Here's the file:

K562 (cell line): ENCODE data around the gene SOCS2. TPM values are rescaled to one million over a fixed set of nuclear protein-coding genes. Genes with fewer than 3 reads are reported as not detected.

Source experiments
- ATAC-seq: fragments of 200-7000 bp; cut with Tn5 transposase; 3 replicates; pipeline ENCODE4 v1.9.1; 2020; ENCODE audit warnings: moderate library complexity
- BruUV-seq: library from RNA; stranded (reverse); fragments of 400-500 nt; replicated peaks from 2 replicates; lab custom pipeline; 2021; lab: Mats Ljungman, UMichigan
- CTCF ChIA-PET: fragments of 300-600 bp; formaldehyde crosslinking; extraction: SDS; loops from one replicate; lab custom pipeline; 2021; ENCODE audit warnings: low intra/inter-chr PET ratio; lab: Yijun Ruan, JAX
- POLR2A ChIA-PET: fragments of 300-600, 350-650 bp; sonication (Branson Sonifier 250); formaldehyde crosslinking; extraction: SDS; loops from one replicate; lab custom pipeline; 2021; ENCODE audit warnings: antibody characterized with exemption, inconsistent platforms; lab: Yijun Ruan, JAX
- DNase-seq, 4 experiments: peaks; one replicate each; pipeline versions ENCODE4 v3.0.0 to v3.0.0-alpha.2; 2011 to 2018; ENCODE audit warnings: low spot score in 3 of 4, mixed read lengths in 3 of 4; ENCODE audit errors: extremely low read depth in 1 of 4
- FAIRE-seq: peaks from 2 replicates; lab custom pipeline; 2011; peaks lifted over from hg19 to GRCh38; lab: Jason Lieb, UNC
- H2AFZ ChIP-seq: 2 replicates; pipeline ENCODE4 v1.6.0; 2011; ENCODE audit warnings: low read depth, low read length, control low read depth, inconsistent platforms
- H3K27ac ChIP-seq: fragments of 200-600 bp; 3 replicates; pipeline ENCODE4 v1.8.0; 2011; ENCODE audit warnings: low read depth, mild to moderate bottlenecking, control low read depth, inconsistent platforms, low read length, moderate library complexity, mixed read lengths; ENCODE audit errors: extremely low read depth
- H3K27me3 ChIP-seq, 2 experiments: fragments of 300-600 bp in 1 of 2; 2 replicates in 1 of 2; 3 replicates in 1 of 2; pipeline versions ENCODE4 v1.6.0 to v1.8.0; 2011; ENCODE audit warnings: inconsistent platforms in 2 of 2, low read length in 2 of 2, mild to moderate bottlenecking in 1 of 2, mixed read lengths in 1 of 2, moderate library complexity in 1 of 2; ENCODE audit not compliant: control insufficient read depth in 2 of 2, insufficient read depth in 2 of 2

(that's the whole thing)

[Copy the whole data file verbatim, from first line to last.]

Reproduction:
K562 (cell line): ENCODE data around the gene SOCS2. TPM values are rescaled to one million over a fixed set of nuclear protein-coding genes. Genes with fewer than 3 reads are reported as not detected.

Source experiments
- ATAC-seq: fragments of 200-7000 bp; cut with Tn5 transposase; 3 replicates; pipeline ENCODE4 v1.9.1; 2020; ENCODE audit warnings: moderate library complexity
- BruUV-seq: library from RNA; stranded (reverse); fragments of 400-500 nt; replicated peaks from 2 replicates; lab custom pipeline; 2021; lab: Mats Ljungman, UMichigan
- CTCF ChIA-PET: fragments of 300-600 bp; formaldehyde crosslinking; extraction: SDS; loops from one replicate; lab custom pipeline; 2021; ENCODE audit warnings: low intra/inter-chr PET ratio; lab: Yijun Ruan, JAX
- POLR2A ChIA-PET: fragments of 300-600, 350-650 bp; sonication (Branson Sonifier 250); formaldehyde crosslinking; extraction: SDS; loops from one replicate; lab custom pipeline; 2021; ENCODE audit warnings: antibody characterized with exemption, inconsistent platforms; lab: Yijun Ruan, JAX
- DNase-seq, 4 experiments: peaks; one replicate each; pipeline versions ENCODE4 v3.0.0 to v3.0.0-alpha.2; 2011 to 2018; ENCODE audit warnings: low spot score in 3 of 4, mixed read lengths in 3 of 4; ENCODE audit errors: extremely low read depth in 1 of 4
- FAIRE-seq: peaks from 2 replicates; lab custom pipeline; 2011; peaks lifted over from hg19 to GRCh38; lab: Jason Lieb, UNC
- H2AFZ ChIP-seq: 2 replicates; pipeline ENCODE4 v1.6.0; 2011; ENCODE audit warnings: low read depth, low read length, control low read depth, inconsistent platforms
- H3K27ac ChIP-seq: fragments of 200-600 bp; 3 replicates; pipeline ENCODE4 v1.8.0; 2011; ENCODE audit warnings: low read depth, mild to moderate bottlenecking, control low read depth, inconsistent platforms, low read length, moderate library complexity, mixed read lengths; ENCODE audit errors: extremely low read depth
- H3K27me3 ChIP-seq, 2 experiments: fragments of 300-600 bp in 1 of 2; 2 replicates in 1 of 2; 3 replicates in 1 of 2; pipeline versions ENCODE4 v1.6.0 to v1.8.0; 2011; ENCODE audit warnings: inconsistent platforms in 2 of 2, low read length in 2 of 2, mild to moderate bottlenecking in 1 of 2, mixed read lengths in 1 of 2, moderate library complexity in 1 of 2; ENCODE audit not compliant: control insufficient read depth in 2 of 2, insufficient read depth in 2 of 2